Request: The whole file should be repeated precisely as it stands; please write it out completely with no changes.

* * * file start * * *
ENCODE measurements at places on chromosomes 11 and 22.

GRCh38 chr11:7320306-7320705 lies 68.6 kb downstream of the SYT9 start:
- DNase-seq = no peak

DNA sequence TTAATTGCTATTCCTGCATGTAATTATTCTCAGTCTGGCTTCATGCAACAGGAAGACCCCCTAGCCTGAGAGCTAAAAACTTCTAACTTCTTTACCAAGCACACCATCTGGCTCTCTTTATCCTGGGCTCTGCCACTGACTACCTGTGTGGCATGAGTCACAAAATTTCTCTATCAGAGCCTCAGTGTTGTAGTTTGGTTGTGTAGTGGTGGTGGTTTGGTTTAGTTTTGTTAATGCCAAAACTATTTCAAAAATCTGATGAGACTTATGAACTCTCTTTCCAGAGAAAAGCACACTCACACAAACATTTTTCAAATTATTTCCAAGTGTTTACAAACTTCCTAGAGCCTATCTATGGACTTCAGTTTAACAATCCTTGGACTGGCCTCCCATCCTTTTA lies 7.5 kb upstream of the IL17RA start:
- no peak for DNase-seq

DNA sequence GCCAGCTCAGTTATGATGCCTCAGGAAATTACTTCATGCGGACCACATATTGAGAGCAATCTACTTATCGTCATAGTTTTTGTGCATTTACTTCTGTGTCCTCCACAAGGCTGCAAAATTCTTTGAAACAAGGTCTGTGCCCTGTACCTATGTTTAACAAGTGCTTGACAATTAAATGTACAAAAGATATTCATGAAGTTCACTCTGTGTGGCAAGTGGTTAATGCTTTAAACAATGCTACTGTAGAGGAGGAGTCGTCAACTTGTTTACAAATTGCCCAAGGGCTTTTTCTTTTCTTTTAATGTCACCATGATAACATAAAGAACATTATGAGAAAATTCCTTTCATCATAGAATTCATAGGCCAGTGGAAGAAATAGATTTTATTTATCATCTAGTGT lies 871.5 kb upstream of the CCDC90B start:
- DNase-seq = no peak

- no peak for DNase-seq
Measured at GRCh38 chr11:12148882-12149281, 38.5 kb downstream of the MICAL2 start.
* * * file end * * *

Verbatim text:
ENCODE measurements at places on chromosomes 11 and 22.

GRCh38 chr11:7320306-7320705 lies 68.6 kb downstream of the SYT9 start:
- DNase-seq = no peak

DNA sequence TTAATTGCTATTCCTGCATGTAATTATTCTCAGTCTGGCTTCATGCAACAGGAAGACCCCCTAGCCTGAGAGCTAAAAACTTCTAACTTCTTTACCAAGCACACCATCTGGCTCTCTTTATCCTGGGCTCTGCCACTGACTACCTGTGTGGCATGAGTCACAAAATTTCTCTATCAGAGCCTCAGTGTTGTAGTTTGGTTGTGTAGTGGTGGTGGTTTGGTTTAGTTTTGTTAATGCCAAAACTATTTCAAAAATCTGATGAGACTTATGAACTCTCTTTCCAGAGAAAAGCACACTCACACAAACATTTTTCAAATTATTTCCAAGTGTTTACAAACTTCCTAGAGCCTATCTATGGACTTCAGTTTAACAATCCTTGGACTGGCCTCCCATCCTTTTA lies 7.5 kb upstream of the IL17RA start:
- no peak for DNase-seq

DNA sequence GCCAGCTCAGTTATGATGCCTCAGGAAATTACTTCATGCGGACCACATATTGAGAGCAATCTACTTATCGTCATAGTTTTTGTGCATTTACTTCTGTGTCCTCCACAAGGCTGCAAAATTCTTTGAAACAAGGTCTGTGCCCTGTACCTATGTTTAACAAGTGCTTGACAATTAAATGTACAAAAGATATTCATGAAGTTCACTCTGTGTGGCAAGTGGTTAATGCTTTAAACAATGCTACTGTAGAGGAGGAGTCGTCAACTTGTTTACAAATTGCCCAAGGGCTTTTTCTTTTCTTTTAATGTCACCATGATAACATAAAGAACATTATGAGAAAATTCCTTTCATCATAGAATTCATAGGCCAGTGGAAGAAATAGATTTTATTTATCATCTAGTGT lies 871.5 kb upstream of the CCDC90B start:
- DNase-seq = no peak

- no peak for DNase-seq
Measured at GRCh38 chr11:12148882-12149281, 38.5 kb downstream of the MICAL2 start.